In a provocative 1997 article for the journal Nature, Robert Costanza and 12 colleagues calculated that the Earth’s ecological systems and natural resources contributed “ecological services” valued at an average of U.S. $33 trillion per year. The calculations included all renewable ecosystem services but excluded non-renewable resources, such as fuels and minerals. In their valuing of nature, Costanza et al. attempted to be comprehensive, estimating and including values for ecological services that are excluded by market processes but nonetheless provide important beneﬁts. Their estimations of value even included “aesthetic” and “spiritual” services provided by nature. In their article, the Costanza group admitted “there are many conceptual and empirical problems inherent in producing such an estimate” (253). However, they also noted that whenever humans make decisions about ecosystems, we are inevitably making decisions about the value of nature, even if only implicitly. Thus, for Costanza et al., it is important to determine explicitly the monetary value of nature for public policy making, despite the difﬁculties with such ﬁnancial calculations. Most contemporary religions also afﬁrm the importance of valuing nature. Such perspectives from religions could also validate the work of Costanza et al. to ascertain ﬁnancial values for public policy making. Yet, from the perspective of contemporary religions, the assignment of ﬁnancial worth cannot adequately capture the full value of nature. For example, how is it possible to assign a ﬁnancial value for spiritual ecoservices provided by nature? Rather, ﬁnancial valuing of nature would be subsumed under a broader, overarching valuation. In the creation story of Genesis 1 – which is shared as sacred scripture by the three Abrahamic traditions of Judaism, Christianity, and Islam – God follows a pattern of creating, then seeing and judging that what has been created is good. The chapter concludes with God’s ﬁnal evaluation: “God saw everything that he had made, and indeed, it was very good. And there was evening and there was morning, the sixth day” (Gen. 1:31, NRSV) Thus, from the perspective of the Abrahamic traditions, creation is valued because God has judged it good. Despite this scriptural warrant that nature is to be valued, Christianity – especially the Western Christianity of Roman Catholicism and Protestantism – has been harshly criticized for devaluing nature. Representative of this critical view is the essay, “The Historical Roots of Our Ecologic Crisis,” by Lynn White, Jr. In this 1967 essay, White acknowledges that, historically, humans have always modiﬁed their environment for their own beneﬁt. While this power was limited in the past, White argues that twentieth-century humans now have the scientiﬁc and technological power radically to transform ecological systems. This profound power appears to be out of control, and “Christianity bears a huge burden of guilt” for the ecological damage incurred, since it has been the dominant cultural paradigm where science and technology have experienced rapid advances. White bases his contention on the foundational assumption that humans’ attitudes toward nature derive from their religious beliefs and perspective. He observes: “What people do about their ecology depends on what they think about themselves in relation to things around them . . . that is, by religion” (19). As we have seen, the creation story in Genesis 1 appears to value nature highly. Yet, White observes that this creation story also elevates humans above the rest of creation in a monarchical role, when it claims that humans are created in the image of God.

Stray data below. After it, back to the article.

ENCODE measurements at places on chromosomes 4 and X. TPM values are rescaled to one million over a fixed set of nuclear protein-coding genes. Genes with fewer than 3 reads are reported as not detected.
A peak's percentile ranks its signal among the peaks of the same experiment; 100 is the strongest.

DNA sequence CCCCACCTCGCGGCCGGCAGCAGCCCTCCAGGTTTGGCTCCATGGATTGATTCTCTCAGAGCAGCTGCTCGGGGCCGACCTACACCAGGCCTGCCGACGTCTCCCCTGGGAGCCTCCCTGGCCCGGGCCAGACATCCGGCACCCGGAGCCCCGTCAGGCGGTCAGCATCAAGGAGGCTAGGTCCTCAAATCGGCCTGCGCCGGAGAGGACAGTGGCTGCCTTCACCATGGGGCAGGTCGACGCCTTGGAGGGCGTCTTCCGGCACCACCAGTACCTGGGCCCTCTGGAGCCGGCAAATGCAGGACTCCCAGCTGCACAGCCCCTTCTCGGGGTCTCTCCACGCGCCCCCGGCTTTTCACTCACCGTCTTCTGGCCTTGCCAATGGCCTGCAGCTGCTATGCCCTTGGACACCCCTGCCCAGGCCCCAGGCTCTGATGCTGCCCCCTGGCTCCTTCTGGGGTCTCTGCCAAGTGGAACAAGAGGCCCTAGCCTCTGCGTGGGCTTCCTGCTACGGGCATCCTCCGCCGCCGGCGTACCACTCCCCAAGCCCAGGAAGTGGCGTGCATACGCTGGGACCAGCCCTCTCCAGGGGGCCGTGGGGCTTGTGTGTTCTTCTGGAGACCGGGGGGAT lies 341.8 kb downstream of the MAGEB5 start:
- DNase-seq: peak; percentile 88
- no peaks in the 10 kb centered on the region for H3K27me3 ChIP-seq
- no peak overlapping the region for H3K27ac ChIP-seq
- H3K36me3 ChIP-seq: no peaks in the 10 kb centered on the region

Then God said, “Let us make humankind in our image, according to our likeness; and let them have dominion over the ﬁsh of the sea, and over the birds of the air, and over the cattle, and over all the wild animals of the Earth, and over every creeping thing that creeps upon the Earth” (Gen. 1:26, NRSV).
White claims that this elevation of humanity serves to devalue the rest of creation, thus giving humans an implicit permission to degrade the environment as they please. As White observes, “Christianity . . . not only established a dualism of man and nature but also insisted that it is God’s will that man exploit nature for his proper ends” (18). There are some obvious ﬂaws in the harsh critique of Christianity represented by White. For instance, if Western Christianity is the principal factor creating attitudes that devalue nature and lead to its degradation, then logically we would not expect ecological crises to occur in areas informed by other cultural paradigms. Unfortunately, this is not the case and other areas that are not predominantly Christian have also had ecological crises. Despite such ﬂaws in the position represented by White, many Christian thinkers have taken the broad criticism seriously. In his book, The Travail of Nature, Paul Santmire